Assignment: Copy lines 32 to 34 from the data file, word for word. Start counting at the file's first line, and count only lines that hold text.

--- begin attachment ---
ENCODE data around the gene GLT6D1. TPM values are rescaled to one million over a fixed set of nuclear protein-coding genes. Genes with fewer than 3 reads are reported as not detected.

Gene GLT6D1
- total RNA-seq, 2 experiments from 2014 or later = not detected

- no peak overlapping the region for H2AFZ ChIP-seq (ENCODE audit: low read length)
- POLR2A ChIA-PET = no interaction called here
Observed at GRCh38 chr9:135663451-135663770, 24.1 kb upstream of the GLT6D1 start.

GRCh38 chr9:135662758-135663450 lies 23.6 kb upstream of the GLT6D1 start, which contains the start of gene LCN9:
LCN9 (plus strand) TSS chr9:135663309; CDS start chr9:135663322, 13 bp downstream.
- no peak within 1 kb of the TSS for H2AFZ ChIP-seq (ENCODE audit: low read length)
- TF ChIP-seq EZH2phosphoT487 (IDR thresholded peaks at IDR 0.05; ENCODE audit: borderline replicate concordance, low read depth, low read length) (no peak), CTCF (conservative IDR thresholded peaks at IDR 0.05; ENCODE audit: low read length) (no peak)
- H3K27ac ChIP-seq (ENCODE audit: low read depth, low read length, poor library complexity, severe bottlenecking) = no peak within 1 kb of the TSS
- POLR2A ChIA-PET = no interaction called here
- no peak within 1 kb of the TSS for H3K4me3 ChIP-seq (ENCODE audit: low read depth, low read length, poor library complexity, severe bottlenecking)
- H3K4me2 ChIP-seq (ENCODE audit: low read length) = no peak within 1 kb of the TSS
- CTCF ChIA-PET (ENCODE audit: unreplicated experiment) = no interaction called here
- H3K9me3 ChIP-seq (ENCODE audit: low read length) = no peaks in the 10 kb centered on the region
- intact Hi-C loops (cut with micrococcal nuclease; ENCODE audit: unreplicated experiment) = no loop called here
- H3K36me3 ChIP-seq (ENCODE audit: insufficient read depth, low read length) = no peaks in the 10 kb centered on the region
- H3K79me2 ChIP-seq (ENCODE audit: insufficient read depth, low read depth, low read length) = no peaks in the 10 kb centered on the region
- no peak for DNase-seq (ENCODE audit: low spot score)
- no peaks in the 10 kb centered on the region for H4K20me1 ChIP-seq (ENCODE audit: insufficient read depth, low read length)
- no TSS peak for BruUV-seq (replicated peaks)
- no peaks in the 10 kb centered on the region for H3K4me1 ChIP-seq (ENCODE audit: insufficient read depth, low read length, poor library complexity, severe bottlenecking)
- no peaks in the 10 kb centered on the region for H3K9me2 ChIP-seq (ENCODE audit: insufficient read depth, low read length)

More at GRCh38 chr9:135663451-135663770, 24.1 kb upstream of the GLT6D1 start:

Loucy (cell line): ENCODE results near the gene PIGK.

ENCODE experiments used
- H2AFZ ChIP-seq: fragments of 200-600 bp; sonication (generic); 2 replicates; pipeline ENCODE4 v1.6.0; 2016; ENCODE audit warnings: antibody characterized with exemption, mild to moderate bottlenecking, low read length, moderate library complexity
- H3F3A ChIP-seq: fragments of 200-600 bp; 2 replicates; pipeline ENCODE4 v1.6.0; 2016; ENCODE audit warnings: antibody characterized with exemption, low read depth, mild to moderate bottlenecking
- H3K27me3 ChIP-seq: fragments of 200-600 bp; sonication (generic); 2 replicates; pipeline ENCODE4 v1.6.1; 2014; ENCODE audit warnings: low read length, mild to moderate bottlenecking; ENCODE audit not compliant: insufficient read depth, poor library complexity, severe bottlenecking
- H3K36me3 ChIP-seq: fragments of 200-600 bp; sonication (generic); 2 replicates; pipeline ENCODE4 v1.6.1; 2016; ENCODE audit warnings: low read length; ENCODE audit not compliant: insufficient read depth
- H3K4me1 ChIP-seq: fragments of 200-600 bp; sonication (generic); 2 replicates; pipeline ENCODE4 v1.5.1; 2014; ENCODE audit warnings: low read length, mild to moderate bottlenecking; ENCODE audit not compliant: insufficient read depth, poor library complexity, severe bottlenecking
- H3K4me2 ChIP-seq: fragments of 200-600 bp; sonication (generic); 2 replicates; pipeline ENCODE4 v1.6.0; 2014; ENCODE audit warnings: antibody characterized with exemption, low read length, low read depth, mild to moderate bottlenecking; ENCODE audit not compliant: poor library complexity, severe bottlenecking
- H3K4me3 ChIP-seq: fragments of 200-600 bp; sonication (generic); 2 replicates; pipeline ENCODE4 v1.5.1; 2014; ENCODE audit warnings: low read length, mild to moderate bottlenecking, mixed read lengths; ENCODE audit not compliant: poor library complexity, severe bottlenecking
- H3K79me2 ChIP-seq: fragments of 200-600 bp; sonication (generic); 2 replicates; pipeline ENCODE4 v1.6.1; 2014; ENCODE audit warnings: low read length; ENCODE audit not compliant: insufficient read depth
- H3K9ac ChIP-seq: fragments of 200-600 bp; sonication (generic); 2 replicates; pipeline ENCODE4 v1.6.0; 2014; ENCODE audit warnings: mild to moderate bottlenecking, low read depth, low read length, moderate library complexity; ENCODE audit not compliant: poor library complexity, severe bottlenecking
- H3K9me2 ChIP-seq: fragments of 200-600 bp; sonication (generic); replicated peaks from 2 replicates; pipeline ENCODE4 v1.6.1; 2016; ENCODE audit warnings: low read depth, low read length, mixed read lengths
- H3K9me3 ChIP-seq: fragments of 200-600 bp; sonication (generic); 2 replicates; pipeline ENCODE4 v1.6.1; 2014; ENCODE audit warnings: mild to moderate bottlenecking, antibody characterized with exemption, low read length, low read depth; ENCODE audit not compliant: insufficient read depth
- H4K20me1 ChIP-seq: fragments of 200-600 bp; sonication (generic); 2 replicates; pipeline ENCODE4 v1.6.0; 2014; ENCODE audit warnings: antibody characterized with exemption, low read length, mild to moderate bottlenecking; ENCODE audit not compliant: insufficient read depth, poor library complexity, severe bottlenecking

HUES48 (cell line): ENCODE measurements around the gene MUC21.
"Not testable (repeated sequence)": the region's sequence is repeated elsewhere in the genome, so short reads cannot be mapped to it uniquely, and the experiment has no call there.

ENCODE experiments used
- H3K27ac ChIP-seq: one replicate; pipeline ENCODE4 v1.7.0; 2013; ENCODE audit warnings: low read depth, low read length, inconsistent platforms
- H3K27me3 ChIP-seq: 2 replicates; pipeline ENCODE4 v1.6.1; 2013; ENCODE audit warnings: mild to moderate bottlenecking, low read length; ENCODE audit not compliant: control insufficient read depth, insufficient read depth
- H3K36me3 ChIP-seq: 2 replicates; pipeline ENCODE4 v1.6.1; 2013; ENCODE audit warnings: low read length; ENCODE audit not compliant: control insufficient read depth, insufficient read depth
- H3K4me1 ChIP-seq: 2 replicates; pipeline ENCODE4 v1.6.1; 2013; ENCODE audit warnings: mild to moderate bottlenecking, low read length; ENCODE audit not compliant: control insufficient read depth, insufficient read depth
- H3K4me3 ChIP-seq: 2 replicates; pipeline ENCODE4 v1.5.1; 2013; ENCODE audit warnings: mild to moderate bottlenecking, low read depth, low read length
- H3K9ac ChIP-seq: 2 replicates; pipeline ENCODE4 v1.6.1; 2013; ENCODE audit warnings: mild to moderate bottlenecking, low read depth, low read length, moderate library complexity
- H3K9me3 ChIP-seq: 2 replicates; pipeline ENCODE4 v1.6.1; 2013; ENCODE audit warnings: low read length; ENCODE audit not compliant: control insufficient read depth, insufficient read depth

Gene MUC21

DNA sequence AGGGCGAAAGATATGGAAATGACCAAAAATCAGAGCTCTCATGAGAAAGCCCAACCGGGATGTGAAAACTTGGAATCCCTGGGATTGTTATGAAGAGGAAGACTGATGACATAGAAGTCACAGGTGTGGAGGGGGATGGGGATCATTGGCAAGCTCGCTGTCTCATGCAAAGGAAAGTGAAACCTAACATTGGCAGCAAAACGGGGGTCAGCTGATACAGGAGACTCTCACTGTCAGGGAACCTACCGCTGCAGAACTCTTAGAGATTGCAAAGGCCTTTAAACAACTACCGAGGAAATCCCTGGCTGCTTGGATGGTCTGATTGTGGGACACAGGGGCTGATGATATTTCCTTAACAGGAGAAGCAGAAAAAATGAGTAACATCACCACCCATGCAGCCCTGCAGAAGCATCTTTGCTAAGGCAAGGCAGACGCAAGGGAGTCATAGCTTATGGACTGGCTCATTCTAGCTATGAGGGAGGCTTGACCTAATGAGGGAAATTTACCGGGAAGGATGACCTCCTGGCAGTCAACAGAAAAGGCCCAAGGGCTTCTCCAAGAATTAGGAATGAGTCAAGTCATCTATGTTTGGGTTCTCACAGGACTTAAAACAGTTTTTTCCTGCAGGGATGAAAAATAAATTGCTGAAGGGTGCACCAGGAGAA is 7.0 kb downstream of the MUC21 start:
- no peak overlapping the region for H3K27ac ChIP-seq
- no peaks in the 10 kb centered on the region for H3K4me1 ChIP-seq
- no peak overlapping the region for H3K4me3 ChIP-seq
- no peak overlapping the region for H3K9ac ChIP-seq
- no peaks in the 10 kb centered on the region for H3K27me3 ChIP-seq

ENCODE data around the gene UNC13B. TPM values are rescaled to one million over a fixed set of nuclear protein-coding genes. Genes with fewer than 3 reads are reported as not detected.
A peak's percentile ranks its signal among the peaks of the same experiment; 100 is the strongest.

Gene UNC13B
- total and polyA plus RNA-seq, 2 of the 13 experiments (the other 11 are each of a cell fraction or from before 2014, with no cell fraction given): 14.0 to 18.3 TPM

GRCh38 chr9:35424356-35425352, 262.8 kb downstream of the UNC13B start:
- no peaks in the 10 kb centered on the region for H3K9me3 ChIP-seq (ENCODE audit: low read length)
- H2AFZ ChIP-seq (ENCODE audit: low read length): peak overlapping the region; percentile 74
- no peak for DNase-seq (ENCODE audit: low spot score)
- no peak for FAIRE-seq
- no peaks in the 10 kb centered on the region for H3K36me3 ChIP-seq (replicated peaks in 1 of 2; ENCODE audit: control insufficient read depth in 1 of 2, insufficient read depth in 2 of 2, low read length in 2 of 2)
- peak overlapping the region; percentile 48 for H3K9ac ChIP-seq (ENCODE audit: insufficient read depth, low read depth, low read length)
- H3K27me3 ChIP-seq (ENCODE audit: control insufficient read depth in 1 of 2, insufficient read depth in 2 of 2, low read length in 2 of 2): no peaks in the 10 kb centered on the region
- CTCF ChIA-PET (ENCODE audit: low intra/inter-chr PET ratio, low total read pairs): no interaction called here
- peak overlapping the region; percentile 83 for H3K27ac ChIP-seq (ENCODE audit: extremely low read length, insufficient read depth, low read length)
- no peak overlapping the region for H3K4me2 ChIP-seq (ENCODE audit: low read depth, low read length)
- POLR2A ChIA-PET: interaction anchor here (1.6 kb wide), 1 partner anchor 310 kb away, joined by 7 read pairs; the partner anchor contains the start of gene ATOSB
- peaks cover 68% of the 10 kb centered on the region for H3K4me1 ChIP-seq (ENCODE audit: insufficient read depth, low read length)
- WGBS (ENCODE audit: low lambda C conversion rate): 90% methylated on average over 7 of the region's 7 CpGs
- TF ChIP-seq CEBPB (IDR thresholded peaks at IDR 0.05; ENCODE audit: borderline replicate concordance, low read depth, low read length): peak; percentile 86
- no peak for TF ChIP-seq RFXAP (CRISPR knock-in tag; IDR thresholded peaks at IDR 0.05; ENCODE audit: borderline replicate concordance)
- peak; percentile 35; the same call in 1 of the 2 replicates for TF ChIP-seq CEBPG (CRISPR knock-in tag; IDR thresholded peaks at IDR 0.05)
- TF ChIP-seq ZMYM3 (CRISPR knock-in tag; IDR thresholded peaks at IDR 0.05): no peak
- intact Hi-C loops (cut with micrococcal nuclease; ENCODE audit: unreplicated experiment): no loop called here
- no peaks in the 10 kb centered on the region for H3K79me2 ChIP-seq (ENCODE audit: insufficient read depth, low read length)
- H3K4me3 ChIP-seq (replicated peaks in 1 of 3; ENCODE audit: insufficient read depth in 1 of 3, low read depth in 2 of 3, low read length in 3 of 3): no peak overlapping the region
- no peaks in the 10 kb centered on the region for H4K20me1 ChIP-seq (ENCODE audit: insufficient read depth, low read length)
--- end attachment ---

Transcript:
- H3K4me1 ChIP-seq: fragments of 200-600 bp; sonication (generic); 2 replicates; pipeline ENCODE4 v1.5.1; 2014; ENCODE audit warnings: low read length, mild to moderate bottlenecking; ENCODE audit not compliant: insufficient read depth, poor library complexity, severe bottlenecking
- H3K4me2 ChIP-seq: fragments of 200-600 bp; sonication (generic); 2 replicates; pipeline ENCODE4 v1.6.0; 2014; ENCODE audit warnings: antibody characterized with exemption, low read length, low read depth, mild to moderate bottlenecking; ENCODE audit not compliant: poor library complexity, severe bottlenecking
- H3K4me3 ChIP-seq: fragments of 200-600 bp; sonication (generic); 2 replicates; pipeline ENCODE4 v1.5.1; 2014; ENCODE audit warnings: low read length, mild to moderate bottlenecking, mixed read lengths; ENCODE audit not compliant: poor library complexity, severe bottlenecking